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Curr Biol. 2012 Feb 21;22(4):269-77. doi: 10.1016/j.cub.2012.01.011. Epub 2012 Feb 2.

Functional biases in visual cortex neurons with identified projections to higher cortical targets.

Author information

1
Picower Institute for Learning and Memory, Massachusetts Institute of Technology, Cambridge, MA 02139, USA. jarosiew@gmail.com

Abstract

BACKGROUND:

Visual perception involves information flow from lower- to higher-order cortical areas, which are known to process different kinds of information. How does this functional specialization arise? As a step toward addressing this question, we combined fluorescent retrograde tracing with in vivo two-photon calcium imaging to simultaneously compare the tuning properties of neighboring neurons in areas 17 and 18 of ferret visual cortex that have different higher cortical projection targets.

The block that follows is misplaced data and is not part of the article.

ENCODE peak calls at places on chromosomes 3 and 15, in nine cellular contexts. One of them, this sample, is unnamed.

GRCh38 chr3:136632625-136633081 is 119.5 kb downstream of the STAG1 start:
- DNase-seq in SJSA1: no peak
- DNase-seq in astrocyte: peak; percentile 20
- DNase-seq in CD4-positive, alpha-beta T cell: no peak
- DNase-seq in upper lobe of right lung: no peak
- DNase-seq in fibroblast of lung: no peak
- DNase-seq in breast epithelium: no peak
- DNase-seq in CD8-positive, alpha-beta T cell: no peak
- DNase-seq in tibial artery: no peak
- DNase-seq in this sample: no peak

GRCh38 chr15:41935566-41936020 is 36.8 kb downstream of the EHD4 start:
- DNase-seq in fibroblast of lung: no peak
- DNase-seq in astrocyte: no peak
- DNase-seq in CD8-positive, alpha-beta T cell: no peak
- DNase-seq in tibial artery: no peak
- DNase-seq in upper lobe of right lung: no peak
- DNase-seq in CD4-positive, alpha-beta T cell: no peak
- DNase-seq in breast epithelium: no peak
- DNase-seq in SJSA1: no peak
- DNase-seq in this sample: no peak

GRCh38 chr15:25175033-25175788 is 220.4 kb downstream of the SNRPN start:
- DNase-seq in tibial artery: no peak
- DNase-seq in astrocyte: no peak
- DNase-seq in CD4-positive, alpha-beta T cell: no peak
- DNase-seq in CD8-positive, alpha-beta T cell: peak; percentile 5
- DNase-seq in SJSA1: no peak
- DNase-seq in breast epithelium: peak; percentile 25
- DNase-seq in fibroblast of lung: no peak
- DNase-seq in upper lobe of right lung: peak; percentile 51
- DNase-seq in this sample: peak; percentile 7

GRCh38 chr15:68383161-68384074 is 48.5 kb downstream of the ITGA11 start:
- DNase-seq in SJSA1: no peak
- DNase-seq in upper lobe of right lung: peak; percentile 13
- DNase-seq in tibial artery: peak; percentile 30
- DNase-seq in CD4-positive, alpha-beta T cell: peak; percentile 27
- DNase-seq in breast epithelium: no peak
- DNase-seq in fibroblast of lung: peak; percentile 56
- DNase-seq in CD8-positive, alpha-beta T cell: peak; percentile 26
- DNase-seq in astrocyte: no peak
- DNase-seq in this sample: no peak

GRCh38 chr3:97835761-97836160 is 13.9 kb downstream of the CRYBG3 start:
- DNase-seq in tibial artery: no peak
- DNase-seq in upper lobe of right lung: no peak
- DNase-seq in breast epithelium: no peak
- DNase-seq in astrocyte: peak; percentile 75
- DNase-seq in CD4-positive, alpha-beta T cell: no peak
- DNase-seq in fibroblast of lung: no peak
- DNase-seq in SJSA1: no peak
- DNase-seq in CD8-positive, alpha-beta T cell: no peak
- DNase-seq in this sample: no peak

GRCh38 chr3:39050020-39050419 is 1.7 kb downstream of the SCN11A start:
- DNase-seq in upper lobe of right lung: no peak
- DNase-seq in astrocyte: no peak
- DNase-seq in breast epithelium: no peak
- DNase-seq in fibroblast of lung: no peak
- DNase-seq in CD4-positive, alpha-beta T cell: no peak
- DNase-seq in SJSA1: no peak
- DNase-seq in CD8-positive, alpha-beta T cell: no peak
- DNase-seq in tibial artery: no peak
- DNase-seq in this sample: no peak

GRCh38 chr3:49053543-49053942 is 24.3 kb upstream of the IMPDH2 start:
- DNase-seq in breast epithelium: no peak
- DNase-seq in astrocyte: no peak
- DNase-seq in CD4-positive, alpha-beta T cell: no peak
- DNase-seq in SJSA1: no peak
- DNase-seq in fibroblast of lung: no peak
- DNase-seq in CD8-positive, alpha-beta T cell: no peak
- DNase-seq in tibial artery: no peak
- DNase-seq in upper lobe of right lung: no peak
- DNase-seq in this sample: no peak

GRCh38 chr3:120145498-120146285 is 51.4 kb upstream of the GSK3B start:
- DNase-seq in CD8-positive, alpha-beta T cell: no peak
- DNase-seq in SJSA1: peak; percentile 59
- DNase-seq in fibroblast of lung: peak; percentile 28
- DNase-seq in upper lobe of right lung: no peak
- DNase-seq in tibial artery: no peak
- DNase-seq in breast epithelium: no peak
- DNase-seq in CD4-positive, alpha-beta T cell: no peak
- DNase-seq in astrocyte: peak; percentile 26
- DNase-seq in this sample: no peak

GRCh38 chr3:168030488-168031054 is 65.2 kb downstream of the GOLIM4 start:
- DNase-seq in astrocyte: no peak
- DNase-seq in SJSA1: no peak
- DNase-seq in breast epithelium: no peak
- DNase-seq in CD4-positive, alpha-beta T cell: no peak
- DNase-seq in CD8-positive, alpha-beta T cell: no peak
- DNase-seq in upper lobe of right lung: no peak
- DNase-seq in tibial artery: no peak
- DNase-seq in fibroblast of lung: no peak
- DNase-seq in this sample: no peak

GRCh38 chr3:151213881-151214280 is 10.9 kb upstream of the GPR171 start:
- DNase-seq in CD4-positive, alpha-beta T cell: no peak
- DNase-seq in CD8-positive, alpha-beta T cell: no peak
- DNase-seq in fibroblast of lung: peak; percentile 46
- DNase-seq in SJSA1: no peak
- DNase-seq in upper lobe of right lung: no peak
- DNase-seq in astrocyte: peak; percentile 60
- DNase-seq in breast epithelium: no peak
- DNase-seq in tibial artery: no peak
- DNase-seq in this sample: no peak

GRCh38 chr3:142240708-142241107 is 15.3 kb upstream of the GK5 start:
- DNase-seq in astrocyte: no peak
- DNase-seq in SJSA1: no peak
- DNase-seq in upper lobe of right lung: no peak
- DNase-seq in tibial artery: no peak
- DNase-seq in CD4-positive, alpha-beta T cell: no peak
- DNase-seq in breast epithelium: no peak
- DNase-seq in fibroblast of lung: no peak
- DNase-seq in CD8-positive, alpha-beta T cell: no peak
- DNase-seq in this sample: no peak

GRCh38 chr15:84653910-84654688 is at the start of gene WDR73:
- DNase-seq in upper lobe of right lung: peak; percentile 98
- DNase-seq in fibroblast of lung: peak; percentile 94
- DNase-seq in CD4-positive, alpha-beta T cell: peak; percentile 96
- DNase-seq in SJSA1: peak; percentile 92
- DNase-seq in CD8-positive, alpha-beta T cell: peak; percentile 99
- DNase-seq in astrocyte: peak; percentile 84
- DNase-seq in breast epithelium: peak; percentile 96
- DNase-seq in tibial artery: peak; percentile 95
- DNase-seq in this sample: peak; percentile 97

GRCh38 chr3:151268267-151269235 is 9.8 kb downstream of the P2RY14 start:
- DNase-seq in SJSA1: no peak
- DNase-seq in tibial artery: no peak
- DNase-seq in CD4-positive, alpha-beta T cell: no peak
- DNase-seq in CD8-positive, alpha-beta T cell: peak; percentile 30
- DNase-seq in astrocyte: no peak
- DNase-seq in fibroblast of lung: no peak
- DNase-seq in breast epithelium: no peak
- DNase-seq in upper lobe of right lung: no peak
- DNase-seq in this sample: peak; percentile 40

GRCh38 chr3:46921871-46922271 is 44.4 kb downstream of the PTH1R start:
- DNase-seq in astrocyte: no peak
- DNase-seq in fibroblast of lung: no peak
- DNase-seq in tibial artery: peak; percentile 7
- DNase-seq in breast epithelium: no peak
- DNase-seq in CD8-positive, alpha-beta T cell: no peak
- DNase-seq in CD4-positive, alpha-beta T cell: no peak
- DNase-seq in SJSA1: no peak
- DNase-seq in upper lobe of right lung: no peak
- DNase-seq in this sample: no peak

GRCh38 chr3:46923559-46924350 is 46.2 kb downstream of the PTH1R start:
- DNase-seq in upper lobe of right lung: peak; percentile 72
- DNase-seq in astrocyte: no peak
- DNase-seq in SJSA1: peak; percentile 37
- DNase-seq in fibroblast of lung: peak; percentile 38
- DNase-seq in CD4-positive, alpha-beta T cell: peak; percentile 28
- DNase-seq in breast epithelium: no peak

RESULTS:

Neurons projecting to the posterior suprasylvian sulcus (PSS) were more direction selective and preferred shorter stimuli, higher spatial frequencies, and higher temporal frequencies than neurons projecting to area 21, anticipating key differences between the functional properties of the target areas themselves. These differences could not be explained by a correspondence between anatomical and functional clustering within early visual cortex, and the largest differences were in properties generated within early visual cortex (direction selectivity and length preference) rather than in properties present in its retinogeniculate inputs.

CONCLUSIONS:

These projection cell groups, and hence the higher-order visual areas to which they project, likely obtain their functional properties not from biased retinogeniculate inputs but from highly specific circuitry within the cortex.

PMID:
22305753
PMCID:
PMC3288404
DOI:
10.1016/j.cub.2012.01.011
[Indexed for MEDLINE]
Free PMC Article
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